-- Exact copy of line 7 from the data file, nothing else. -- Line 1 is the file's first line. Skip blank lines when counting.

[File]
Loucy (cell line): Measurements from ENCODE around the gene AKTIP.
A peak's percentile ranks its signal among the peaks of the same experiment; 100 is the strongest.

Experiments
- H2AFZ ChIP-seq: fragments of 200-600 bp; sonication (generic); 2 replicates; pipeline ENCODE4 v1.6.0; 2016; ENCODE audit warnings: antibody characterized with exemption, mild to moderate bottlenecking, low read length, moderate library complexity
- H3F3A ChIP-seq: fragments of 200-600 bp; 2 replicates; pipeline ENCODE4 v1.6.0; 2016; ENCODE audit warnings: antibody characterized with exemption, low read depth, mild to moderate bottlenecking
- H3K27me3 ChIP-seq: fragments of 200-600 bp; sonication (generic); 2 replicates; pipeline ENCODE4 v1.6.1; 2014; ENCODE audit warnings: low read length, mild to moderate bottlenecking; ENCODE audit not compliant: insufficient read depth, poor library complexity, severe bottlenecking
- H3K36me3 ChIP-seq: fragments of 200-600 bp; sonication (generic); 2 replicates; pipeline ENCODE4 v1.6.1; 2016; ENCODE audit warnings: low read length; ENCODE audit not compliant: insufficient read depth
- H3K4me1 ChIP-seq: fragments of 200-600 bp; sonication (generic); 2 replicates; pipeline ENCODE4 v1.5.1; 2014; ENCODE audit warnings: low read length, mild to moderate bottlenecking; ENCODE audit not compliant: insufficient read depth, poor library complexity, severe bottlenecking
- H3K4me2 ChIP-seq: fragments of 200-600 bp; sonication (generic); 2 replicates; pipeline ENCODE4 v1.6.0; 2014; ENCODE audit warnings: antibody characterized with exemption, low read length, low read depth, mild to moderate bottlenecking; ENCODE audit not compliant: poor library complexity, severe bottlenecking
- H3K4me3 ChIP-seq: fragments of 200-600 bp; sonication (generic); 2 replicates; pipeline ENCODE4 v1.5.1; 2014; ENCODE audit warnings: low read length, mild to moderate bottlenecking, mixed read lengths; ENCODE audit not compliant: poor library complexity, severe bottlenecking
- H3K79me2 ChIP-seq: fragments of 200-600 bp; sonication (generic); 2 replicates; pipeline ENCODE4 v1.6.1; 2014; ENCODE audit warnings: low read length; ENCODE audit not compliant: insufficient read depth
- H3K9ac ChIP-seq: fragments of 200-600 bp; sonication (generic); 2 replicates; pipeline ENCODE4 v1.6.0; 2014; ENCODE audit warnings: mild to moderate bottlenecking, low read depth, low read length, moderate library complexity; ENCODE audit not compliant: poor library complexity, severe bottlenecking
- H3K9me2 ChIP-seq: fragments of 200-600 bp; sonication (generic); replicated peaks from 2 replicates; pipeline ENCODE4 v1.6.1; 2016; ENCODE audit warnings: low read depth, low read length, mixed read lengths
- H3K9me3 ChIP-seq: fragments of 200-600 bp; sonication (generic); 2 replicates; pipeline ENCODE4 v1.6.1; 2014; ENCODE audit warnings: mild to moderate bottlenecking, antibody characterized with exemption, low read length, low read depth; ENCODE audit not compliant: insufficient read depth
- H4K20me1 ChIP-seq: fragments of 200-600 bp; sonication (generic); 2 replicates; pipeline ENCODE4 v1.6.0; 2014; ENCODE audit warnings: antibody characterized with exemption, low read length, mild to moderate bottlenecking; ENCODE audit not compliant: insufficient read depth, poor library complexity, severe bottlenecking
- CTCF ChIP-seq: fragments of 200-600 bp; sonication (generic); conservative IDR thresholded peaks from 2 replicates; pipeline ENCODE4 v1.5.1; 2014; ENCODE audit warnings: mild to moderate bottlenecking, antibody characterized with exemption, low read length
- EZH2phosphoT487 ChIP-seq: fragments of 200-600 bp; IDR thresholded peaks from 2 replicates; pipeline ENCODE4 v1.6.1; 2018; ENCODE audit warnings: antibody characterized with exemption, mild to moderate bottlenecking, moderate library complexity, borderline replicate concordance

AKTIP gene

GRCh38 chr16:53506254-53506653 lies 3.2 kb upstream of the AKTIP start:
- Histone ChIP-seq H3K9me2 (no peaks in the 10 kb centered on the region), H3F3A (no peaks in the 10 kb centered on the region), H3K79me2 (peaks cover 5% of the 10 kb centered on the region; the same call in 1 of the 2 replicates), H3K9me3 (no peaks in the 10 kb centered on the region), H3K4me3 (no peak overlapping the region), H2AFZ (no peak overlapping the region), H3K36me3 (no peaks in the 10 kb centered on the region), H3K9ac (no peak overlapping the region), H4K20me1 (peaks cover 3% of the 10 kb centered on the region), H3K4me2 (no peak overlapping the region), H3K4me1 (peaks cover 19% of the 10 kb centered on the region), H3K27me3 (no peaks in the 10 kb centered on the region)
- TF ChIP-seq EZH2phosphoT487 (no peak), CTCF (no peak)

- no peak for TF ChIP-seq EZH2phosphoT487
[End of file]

- H3K36me3 ChIP-seq: fragments of 200-600 bp; sonication (generic); 2 replicates; pipeline ENCODE4 v1.6.1; 2016; ENCODE audit warnings: low read length; ENCODE audit not compliant: insufficient read depth